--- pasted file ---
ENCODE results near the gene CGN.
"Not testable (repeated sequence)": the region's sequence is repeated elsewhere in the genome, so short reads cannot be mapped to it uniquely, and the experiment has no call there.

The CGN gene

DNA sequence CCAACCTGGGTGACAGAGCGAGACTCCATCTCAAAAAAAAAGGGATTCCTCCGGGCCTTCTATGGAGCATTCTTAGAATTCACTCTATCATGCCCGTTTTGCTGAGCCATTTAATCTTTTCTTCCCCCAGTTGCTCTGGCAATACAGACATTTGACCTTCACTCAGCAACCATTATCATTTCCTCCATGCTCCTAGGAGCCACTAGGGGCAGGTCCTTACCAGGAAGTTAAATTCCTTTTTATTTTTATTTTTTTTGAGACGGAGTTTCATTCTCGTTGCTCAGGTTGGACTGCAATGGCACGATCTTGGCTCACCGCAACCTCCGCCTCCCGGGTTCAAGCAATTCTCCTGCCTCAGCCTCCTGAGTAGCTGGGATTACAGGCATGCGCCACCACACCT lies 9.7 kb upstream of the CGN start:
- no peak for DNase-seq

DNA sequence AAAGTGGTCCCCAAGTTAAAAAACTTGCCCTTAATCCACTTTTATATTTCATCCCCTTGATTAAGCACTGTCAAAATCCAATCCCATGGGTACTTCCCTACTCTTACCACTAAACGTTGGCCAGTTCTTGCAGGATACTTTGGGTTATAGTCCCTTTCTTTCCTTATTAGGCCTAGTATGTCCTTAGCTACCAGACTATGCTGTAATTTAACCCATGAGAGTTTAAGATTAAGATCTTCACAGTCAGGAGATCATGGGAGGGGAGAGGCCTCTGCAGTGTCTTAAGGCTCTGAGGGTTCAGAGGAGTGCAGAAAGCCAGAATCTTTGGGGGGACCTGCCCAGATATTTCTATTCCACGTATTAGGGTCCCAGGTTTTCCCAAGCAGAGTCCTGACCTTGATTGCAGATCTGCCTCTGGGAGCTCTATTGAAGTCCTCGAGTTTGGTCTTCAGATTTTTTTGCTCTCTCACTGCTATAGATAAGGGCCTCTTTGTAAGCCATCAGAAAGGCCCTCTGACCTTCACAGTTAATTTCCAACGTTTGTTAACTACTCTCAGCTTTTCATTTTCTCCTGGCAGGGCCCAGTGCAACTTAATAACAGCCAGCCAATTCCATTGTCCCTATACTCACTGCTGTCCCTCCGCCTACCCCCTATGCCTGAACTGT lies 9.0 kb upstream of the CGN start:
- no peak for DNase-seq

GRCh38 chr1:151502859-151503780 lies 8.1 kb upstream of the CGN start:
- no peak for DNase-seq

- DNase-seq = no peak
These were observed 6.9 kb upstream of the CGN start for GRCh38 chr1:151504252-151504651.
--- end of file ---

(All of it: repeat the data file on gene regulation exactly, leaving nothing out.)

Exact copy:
ENCODE results near the gene CGN.
"Not testable (repeated sequence)": the region's sequence is repeated elsewhere in the genome, so short reads cannot be mapped to it uniquely, and the experiment has no call there.

The CGN gene

DNA sequence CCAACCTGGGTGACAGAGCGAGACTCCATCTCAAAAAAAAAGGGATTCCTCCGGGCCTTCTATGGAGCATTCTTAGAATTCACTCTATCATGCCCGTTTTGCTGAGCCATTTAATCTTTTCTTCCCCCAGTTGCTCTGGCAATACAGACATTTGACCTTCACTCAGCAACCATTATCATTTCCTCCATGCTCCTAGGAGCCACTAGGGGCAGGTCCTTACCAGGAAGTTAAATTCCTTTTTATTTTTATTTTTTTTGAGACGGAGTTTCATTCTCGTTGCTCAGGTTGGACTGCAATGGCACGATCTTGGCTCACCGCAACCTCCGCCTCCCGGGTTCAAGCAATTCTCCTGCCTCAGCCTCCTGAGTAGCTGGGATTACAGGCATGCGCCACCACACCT lies 9.7 kb upstream of the CGN start:
- no peak for DNase-seq

DNA sequence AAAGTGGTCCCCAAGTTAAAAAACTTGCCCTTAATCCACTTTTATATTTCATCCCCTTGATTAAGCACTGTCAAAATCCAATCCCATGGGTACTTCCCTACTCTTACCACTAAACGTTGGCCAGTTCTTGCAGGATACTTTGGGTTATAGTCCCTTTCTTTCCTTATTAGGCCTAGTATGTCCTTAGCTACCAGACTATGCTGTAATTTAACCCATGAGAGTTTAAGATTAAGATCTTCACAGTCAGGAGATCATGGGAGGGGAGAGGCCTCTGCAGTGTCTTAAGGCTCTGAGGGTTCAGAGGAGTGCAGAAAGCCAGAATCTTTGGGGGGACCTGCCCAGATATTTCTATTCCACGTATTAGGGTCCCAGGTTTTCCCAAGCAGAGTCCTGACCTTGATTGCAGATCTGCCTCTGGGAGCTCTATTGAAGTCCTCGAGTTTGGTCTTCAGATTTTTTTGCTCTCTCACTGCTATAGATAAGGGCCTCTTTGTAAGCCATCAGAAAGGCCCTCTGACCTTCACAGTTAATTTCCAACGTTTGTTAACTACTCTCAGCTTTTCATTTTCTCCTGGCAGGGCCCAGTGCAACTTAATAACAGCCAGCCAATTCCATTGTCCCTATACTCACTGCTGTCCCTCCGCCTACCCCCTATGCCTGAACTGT lies 9.0 kb upstream of the CGN start:
- no peak for DNase-seq

GRCh38 chr1:151502859-151503780 lies 8.1 kb upstream of the CGN start:
- no peak for DNase-seq

- DNase-seq = no peak
These were observed 6.9 kb upstream of the CGN start for GRCh38 chr1:151504252-151504651.